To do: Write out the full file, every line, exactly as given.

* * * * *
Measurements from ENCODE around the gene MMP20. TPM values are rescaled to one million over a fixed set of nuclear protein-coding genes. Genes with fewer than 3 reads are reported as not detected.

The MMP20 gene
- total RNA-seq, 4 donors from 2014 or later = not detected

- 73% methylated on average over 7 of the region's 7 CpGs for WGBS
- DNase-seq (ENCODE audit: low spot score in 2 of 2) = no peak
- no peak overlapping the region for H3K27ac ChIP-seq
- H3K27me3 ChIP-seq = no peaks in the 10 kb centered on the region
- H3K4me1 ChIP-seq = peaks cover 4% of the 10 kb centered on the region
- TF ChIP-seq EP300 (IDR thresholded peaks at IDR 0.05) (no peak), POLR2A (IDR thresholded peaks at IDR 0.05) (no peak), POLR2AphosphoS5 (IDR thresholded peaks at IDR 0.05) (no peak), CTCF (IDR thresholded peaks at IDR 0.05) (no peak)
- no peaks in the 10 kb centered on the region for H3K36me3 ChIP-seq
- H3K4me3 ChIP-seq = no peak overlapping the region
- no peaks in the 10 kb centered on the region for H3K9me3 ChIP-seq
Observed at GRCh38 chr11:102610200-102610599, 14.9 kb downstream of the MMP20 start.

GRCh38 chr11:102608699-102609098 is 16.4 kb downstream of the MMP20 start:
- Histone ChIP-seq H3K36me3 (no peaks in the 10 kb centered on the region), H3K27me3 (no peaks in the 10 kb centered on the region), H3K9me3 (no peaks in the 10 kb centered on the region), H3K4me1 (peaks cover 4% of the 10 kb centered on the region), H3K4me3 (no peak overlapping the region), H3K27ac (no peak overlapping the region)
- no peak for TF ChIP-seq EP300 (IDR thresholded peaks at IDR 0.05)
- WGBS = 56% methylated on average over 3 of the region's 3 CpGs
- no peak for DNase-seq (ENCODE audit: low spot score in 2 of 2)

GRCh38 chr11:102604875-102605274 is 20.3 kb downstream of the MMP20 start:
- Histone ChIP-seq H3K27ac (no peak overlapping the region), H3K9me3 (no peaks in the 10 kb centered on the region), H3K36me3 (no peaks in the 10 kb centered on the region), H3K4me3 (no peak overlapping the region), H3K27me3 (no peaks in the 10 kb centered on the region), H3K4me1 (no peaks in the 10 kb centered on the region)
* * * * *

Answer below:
Measurements from ENCODE around the gene MMP20. TPM values are rescaled to one million over a fixed set of nuclear protein-coding genes. Genes with fewer than 3 reads are reported as not detected.

The MMP20 gene
- total RNA-seq, 4 donors from 2014 or later = not detected

- 73% methylated on average over 7 of the region's 7 CpGs for WGBS
- DNase-seq (ENCODE audit: low spot score in 2 of 2) = no peak
- no peak overlapping the region for H3K27ac ChIP-seq
- H3K27me3 ChIP-seq = no peaks in the 10 kb centered on the region
- H3K4me1 ChIP-seq = peaks cover 4% of the 10 kb centered on the region
- TF ChIP-seq EP300 (IDR thresholded peaks at IDR 0.05) (no peak), POLR2A (IDR thresholded peaks at IDR 0.05) (no peak), POLR2AphosphoS5 (IDR thresholded peaks at IDR 0.05) (no peak), CTCF (IDR thresholded peaks at IDR 0.05) (no peak)
- no peaks in the 10 kb centered on the region for H3K36me3 ChIP-seq
- H3K4me3 ChIP-seq = no peak overlapping the region
- no peaks in the 10 kb centered on the region for H3K9me3 ChIP-seq
Observed at GRCh38 chr11:102610200-102610599, 14.9 kb downstream of the MMP20 start.

GRCh38 chr11:102608699-102609098 is 16.4 kb downstream of the MMP20 start:
- Histone ChIP-seq H3K36me3 (no peaks in the 10 kb centered on the region), H3K27me3 (no peaks in the 10 kb centered on the region), H3K9me3 (no peaks in the 10 kb centered on the region), H3K4me1 (peaks cover 4% of the 10 kb centered on the region), H3K4me3 (no peak overlapping the region), H3K27ac (no peak overlapping the region)
- no peak for TF ChIP-seq EP300 (IDR thresholded peaks at IDR 0.05)
- WGBS = 56% methylated on average over 3 of the region's 3 CpGs
- no peak for DNase-seq (ENCODE audit: low spot score in 2 of 2)

GRCh38 chr11:102604875-102605274 is 20.3 kb downstream of the MMP20 start:
- Histone ChIP-seq H3K27ac (no peak overlapping the region), H3K9me3 (no peaks in the 10 kb centered on the region), H3K36me3 (no peaks in the 10 kb centered on the region), H3K4me3 (no peak overlapping the region), H3K27me3 (no peaks in the 10 kb centered on the region), H3K4me1 (no peaks in the 10 kb centered on the region)